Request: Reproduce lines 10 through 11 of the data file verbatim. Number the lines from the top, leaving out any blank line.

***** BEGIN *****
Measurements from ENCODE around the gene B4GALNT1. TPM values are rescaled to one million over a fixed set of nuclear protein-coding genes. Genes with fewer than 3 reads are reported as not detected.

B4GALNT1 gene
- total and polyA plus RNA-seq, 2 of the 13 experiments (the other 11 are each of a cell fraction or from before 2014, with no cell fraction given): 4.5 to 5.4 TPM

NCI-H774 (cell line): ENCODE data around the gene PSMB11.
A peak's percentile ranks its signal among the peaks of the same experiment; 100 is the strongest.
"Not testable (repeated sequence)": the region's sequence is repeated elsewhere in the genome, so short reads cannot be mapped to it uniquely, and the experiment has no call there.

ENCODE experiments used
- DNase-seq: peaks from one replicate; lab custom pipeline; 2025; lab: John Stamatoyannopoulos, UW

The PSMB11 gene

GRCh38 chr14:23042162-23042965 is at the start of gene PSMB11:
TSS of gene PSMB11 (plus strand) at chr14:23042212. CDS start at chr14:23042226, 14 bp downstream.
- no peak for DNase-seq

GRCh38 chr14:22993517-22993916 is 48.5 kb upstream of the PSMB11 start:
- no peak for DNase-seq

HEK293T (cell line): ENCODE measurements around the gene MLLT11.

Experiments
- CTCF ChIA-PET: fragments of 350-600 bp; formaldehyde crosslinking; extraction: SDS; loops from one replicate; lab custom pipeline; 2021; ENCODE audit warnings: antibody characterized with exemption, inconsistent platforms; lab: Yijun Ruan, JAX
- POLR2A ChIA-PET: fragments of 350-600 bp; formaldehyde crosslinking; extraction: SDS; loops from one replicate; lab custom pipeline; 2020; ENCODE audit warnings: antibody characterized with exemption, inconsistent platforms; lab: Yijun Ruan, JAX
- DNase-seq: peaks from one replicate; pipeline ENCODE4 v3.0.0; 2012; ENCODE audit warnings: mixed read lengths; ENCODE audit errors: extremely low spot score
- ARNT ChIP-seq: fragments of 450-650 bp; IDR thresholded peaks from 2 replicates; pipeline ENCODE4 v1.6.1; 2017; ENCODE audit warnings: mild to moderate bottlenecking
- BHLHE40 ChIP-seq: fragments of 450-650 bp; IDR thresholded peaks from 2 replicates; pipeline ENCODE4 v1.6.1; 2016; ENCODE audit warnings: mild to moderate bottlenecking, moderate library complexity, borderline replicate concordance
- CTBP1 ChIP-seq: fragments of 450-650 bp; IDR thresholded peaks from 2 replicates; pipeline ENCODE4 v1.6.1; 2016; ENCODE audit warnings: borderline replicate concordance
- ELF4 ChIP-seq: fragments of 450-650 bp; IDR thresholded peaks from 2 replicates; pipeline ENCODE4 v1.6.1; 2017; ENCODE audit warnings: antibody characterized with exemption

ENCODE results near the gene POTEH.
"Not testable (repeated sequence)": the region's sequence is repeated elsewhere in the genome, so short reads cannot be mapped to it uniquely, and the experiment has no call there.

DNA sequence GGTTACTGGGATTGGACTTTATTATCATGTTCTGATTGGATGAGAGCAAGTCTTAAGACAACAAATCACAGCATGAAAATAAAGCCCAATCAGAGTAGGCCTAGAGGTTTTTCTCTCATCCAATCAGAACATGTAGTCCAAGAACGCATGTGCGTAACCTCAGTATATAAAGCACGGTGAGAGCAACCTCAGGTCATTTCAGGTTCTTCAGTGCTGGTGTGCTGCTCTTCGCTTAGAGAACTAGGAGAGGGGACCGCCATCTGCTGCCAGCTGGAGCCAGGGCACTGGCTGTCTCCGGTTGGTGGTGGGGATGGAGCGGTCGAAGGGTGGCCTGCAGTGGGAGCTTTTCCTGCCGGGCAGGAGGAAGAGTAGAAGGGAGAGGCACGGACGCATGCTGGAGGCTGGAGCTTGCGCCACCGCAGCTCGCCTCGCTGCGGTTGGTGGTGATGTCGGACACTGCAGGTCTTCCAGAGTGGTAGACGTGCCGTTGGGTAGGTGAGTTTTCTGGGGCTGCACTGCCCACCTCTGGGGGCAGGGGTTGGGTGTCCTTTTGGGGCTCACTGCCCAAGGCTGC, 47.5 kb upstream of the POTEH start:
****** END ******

GRCh38 chr14:23042162-23042965 is at the start of gene PSMB11:
TSS of gene PSMB11 (plus strand) at chr14:23042212. CDS start at chr14:23042226, 14 bp downstream.